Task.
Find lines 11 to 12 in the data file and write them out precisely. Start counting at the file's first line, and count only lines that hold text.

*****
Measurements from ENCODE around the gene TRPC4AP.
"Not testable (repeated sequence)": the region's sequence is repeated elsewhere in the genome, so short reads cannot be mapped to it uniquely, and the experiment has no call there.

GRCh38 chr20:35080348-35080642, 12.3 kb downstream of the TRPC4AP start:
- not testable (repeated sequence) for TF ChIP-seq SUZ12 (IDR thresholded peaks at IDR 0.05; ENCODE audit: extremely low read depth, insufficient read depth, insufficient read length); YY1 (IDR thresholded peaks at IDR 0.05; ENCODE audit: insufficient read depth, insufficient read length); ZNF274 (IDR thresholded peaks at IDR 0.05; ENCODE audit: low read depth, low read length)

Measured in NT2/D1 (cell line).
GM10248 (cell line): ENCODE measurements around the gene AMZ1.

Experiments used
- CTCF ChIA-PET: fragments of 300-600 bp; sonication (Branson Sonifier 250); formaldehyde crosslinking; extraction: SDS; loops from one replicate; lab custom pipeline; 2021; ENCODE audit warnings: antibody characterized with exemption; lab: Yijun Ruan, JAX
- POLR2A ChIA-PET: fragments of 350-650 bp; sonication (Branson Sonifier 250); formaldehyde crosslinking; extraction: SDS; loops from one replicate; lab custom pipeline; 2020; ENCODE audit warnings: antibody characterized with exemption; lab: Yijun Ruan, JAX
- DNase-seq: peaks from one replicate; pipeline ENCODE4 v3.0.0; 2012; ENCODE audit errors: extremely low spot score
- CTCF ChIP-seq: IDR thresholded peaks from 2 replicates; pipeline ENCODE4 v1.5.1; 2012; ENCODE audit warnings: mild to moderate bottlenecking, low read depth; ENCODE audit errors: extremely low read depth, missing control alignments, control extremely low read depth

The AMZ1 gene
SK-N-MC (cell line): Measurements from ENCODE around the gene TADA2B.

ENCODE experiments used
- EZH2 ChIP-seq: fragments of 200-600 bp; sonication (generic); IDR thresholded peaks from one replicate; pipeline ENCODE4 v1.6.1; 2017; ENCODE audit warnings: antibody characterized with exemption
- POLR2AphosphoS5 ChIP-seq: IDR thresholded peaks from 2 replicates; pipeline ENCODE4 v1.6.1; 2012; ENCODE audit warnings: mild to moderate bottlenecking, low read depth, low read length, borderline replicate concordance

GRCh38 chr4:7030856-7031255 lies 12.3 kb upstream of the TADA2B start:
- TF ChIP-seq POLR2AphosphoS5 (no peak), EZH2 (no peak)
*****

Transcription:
- CTCF ChIP-seq: IDR thresholded peaks from 2 replicates; pipeline ENCODE4 v1.5.1; 2012; ENCODE audit warnings: mild to moderate bottlenecking, low read depth; ENCODE audit errors: extremely low read depth, missing control alignments, control extremely low read depth

The AMZ1 gene